Across the globe, USAID is diversifying its lineup of implementing partners to include more local institutions. In Mexico, we are channeling more resources through home grown entities to test and expand successful Mexican innovations to prevent crime and productively engage youth. For example, in FY 12, we began working directly with  five local organizations, including  Fundacion IDEA, Alianza Heartland, Scouts of Mexico, the Chihuahuan Business Foundation and Citizens Committed to Peace to: create a network of local organizations to advance positive youth development nation-wide; provide educational and professional counseling services to 2,500 youth and their parents in Tijuana; set up after school programs for 2,200 young people; and offer support services to 8,000 youth and families affected by gang violence in Monterrey. We believe that these efforts will translate into more resilient communities in Mexico that are able to create more opportunities for at-risk youth, more efficient and effective utilization of resources and ultimately more sustainable development gains for Mexico.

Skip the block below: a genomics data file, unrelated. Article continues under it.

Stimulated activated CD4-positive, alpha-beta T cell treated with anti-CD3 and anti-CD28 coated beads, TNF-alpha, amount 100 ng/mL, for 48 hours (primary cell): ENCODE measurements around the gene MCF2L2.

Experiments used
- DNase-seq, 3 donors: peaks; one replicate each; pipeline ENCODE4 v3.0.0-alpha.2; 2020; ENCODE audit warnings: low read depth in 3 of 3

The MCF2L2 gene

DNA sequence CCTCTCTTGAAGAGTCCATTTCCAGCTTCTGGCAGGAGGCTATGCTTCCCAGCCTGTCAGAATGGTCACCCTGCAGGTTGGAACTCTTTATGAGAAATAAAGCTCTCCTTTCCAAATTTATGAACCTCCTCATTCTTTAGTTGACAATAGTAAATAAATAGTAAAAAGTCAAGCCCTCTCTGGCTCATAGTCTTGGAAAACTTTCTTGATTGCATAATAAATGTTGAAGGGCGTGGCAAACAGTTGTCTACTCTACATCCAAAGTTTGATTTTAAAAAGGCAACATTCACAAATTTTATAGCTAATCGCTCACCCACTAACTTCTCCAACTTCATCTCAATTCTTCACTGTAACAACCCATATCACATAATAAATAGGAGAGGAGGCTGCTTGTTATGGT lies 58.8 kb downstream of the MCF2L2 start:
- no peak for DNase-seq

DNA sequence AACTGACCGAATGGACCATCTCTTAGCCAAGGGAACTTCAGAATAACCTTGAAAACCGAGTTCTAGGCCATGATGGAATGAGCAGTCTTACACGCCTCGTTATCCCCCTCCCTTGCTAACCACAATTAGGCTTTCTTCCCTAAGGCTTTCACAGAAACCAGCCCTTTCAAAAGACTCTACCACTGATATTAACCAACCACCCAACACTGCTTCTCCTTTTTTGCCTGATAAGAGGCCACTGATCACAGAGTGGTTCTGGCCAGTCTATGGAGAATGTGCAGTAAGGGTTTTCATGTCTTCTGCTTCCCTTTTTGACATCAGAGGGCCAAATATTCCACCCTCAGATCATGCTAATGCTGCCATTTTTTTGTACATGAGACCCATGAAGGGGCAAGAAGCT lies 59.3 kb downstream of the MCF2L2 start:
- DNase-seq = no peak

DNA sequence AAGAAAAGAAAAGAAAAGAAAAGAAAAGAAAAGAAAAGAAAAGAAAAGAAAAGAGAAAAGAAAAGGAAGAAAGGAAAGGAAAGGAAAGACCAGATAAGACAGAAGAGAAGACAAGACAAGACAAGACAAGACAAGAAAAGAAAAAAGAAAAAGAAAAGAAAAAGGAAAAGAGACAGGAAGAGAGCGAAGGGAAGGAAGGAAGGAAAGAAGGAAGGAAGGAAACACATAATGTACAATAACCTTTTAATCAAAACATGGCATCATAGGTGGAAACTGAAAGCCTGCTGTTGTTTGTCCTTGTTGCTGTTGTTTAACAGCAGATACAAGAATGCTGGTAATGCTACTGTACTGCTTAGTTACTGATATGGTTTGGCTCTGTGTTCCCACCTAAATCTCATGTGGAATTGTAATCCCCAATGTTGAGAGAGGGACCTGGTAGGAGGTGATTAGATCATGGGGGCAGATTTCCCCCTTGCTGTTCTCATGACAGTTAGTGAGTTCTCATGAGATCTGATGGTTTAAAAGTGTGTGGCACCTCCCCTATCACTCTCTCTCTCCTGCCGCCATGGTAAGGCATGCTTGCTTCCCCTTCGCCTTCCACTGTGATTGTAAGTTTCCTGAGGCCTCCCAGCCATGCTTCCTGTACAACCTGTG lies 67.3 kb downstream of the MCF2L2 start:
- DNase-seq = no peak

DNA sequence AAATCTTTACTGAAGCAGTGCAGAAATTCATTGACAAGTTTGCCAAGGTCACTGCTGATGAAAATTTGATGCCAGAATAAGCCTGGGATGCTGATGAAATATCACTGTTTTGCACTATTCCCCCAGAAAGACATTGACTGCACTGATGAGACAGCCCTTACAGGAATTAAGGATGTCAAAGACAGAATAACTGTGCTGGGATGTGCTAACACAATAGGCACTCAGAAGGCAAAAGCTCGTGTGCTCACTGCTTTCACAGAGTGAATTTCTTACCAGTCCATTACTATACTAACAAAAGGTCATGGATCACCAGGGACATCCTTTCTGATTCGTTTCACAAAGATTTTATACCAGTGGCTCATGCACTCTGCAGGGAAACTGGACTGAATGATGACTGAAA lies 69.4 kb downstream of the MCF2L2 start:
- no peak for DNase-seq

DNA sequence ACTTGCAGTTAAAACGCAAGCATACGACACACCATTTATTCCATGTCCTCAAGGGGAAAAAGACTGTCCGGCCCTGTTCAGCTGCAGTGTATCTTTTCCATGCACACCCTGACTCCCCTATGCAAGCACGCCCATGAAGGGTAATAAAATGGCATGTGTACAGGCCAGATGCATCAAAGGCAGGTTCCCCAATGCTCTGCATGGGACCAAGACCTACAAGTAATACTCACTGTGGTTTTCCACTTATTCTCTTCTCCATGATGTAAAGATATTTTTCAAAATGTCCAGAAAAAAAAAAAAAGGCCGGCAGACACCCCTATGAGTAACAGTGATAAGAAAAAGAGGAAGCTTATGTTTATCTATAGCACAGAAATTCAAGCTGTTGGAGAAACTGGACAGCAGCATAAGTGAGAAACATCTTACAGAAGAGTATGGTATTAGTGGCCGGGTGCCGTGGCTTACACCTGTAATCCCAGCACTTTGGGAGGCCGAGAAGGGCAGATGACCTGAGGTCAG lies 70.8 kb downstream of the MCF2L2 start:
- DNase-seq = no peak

We are also partnering more and more with the private sector to raise additional resources for prevention, as well as to make our efforts more sustainable. For instance, we are working with Intel and Prudential in the cities of Monterrey and Tijuana to train at-risk youth from tough neighborhoods for productive employment in the technology and construction fields. 

Our effort to reach more at-risk youth is already bearing fruit. In Ciudad Juarez, approximately 88 percent of the youth who took advantage of our programs re-enrolled in middle school; in Tijuana, 60 percent of our enrollees have found internships or jobs upon program completion with 70% either back in school or employed six months after program completion;   and the nine focus communities identified by the GOM and USAID have all developed community-driven community master plans which will be used by communities to make the best use of limited local resources to make targeted interventions to address crime and violence in that community. 

Because insecurity thrives in environments where corruption is rampant and impunity emboldens criminals, we are continuing our longstanding efforts, through Merida, to strengthen the institutions charged with ensuring that rule of law is served, human rights are respected and citizens feel secure.